-- OR --
(*) ./xsibackup --replica=cbt "VMs(WINSRV2019)" "firstname.lastname@example.org:22:/volume1/backup/replicas/$(( $(( $(date +%s)/86400 )) % 5 ))"
(*) Please note that some versions of ©ESXi lack the %j modifier in the date command, thus we offer an alternative method which consists in calculating the modulus over the number of days since Jan 1st 1970. Note that by dividing the Unix Timestamp by 86400 we get an integer (no floating point in bash arithmetics).
The date command $(date +%j) returns the Julian day (ordinal number for the day in the current year), then we obtain the modulus for the number of sets we want to keep (5 in the example). This way the target folder will subsequently be:
Some ESXi builds lack the %j modifier in the date command, you will notice that because you will receive an -sh: arithmetic syntax error. You can easily use the alternative code below, which uses the %s (Unit Timestamp) modifier, dividing by the number of seconds in the day (84600) will always return an integer, as bash arithmetics are not floating point.
./xsibackup --replica=cbt "VMs(WINSRV2019)" "email@example.com:22:/volume1/backup/replicas/$(( $(date +%s)/86400%5 ))"
Random rotationInstead of rotating based on the day, you can make your replicas rotate based on the second. This will return a randomized set of folders in a range defined by the MODULUS operator as in the examples above.
./xsibackup --replica=cbt "VMs(WINSRV2019)" "firstname.lastname@example.org:22:/volume1/backup/replicas/$(( $(date +%s) % 5 ))"
The above will produce 5 folders (0-4) as in the previous examples, the only difference is that the sequence number will be random. This is useful if you are rotating replicas within the same day.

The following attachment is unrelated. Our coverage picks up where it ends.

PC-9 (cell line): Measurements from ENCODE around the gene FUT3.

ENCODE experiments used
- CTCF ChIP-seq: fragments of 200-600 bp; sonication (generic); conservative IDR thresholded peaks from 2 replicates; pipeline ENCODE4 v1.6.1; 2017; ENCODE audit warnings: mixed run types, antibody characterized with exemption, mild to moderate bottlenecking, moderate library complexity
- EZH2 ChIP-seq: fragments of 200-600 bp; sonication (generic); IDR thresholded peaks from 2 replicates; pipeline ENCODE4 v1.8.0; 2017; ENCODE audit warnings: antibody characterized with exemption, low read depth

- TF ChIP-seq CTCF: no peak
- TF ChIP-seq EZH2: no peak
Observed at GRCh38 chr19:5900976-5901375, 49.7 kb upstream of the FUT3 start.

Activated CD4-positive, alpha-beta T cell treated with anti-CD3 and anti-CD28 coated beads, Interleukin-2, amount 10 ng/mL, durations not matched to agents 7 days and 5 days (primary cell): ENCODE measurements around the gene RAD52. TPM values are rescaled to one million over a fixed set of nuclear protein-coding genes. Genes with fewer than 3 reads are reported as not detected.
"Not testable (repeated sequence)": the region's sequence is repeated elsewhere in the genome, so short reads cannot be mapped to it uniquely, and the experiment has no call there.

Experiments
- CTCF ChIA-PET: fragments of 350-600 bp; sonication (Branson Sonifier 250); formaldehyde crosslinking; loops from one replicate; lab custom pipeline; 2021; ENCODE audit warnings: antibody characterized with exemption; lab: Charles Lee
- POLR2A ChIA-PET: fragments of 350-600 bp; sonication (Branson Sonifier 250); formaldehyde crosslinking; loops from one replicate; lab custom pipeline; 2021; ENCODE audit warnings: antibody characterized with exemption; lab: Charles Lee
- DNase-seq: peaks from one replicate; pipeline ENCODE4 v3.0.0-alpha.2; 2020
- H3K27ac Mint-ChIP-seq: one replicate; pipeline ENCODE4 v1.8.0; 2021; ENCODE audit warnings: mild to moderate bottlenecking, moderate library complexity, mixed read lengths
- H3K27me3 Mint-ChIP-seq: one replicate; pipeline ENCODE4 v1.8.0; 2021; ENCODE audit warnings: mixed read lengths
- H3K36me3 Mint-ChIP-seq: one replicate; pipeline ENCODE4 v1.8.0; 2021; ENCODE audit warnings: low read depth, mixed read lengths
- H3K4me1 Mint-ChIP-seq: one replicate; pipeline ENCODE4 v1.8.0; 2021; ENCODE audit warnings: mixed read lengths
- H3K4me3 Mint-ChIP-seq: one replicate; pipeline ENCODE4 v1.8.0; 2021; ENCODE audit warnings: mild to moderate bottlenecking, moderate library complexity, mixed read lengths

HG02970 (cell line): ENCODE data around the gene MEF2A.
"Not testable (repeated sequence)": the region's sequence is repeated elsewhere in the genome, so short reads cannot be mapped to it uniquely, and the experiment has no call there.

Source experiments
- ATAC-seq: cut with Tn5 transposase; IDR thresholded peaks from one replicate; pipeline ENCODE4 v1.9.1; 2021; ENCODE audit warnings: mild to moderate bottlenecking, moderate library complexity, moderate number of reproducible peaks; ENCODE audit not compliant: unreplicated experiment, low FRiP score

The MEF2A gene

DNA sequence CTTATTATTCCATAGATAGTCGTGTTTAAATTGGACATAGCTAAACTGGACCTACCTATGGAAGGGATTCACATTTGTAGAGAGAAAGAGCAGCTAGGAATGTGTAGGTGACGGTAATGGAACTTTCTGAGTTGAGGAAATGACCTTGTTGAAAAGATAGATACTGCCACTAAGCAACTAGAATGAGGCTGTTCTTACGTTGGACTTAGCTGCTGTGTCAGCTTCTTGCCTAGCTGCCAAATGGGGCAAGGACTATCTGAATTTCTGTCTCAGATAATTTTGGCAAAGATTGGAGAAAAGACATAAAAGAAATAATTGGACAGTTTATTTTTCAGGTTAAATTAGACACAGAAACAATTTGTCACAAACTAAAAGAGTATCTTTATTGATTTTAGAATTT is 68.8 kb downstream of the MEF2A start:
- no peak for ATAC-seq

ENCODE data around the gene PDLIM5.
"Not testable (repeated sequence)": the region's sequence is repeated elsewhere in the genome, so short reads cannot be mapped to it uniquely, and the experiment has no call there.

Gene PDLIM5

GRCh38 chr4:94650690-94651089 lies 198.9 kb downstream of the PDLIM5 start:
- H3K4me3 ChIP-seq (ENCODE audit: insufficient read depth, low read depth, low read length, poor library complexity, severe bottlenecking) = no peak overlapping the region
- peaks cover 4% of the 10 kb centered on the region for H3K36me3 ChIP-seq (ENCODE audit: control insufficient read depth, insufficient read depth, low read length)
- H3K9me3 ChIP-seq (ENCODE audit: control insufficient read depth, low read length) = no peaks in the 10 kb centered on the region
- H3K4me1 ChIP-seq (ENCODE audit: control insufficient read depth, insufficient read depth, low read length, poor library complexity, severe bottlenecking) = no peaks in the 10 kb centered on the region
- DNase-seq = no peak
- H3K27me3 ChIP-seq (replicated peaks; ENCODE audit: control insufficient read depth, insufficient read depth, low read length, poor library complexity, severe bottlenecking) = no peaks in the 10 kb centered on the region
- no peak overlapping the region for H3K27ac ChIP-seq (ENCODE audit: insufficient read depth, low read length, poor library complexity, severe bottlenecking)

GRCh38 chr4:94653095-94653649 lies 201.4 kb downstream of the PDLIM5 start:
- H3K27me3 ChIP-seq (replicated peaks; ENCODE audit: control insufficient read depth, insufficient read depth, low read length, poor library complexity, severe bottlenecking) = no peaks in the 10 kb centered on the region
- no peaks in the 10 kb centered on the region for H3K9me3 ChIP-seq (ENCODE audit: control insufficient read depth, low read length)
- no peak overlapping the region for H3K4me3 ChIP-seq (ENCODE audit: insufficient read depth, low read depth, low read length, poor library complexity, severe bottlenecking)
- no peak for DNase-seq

You only need to divide the Unix Timestamp by 60 or 3600 to rotate to the minute or the hour.
./xsibackup --replica=cbt "VMs(WINSRV2019)" "email@example.com:22:/volume1/backup/replicas/$(( $(( $(date +%s)/60 )) % 5 ))" # per minute rotation
./xsibackup --replica=cbt "VMs(WINSRV2019)" "firstname.lastname@example.org:22:/volume1/backup/replicas/$(( $(( $(date +%s)/60/60 )) % 5 ))" # per hour rotation
Every newly created folder will take a full VM transfer, you can also just clone them in the target server if that is more convenient. If you don't activate the CBT feature, like in the case of a Pro version, the whole -flat.vmdk files will be traversed and only the changed blocks will be sent to the target folder.
If you can afford to buy a full ©XSIBackup-DC version, you can activate CBT as in the example. This will cause the replication process to just send the changed blocks. Our CBT implementation allows to keep track of multiple targets at the same time, thus you will just be sending the changed blocks to each of the target folders and saving a vast amount of time in case you are replicating big VMs.
Note how we have omitted the --rotate argument in the last example, as the rotation is implicit to the programmatic definition of the target folder.